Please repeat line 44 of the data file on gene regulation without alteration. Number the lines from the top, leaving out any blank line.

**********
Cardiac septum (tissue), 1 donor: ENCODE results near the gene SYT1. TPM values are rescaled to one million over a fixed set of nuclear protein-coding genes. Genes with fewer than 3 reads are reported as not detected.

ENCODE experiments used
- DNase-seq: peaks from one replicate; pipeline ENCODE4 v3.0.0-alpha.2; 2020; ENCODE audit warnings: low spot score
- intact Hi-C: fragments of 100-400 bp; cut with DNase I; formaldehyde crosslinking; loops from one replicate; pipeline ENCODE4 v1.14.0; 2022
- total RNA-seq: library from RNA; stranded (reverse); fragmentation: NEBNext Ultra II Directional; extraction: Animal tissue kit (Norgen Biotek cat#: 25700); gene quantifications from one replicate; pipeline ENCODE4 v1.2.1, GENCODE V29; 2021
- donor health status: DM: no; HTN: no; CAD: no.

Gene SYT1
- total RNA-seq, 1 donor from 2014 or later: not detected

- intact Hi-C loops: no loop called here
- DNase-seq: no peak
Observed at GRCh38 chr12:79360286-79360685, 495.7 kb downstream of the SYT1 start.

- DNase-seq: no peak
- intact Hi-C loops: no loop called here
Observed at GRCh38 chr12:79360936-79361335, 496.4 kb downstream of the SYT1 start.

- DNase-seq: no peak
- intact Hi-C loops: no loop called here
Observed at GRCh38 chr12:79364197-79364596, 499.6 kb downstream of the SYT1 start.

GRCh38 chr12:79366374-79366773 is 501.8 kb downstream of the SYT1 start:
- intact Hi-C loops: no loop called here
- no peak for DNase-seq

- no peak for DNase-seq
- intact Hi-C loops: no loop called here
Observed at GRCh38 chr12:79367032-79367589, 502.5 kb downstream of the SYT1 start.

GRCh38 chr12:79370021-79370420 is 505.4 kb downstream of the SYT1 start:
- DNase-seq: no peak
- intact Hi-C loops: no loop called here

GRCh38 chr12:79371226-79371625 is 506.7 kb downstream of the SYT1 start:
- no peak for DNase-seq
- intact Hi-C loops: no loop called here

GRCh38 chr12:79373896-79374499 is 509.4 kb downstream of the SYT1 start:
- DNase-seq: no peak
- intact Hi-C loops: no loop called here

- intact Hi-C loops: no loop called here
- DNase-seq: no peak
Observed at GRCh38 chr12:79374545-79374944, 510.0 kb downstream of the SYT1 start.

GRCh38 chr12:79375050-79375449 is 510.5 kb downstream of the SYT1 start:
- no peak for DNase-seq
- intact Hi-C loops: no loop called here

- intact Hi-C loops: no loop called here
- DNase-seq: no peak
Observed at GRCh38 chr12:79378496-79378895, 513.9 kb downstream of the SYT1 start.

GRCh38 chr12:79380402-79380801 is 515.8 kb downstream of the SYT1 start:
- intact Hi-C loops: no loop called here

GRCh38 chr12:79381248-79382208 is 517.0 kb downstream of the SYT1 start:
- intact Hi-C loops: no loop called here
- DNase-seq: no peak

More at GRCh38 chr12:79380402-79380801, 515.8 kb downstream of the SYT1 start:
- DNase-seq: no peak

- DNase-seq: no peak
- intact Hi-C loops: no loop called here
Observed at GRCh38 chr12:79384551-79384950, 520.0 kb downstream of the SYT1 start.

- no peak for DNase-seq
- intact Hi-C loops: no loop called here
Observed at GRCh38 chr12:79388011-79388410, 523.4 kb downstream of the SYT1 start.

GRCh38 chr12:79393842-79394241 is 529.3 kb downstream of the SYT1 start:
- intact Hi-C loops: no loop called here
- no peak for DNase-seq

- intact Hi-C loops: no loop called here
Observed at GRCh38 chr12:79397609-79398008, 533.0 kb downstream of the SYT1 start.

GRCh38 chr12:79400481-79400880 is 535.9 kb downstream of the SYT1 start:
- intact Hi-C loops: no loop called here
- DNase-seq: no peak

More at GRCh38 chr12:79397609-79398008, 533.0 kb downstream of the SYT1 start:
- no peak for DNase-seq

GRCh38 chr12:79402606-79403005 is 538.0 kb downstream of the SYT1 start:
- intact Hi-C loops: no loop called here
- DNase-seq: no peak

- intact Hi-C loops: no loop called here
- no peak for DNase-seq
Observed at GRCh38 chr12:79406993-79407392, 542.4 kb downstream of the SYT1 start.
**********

GRCh38 chr12:79381248-79382208 is 517.0 kb downstream of the SYT1 start: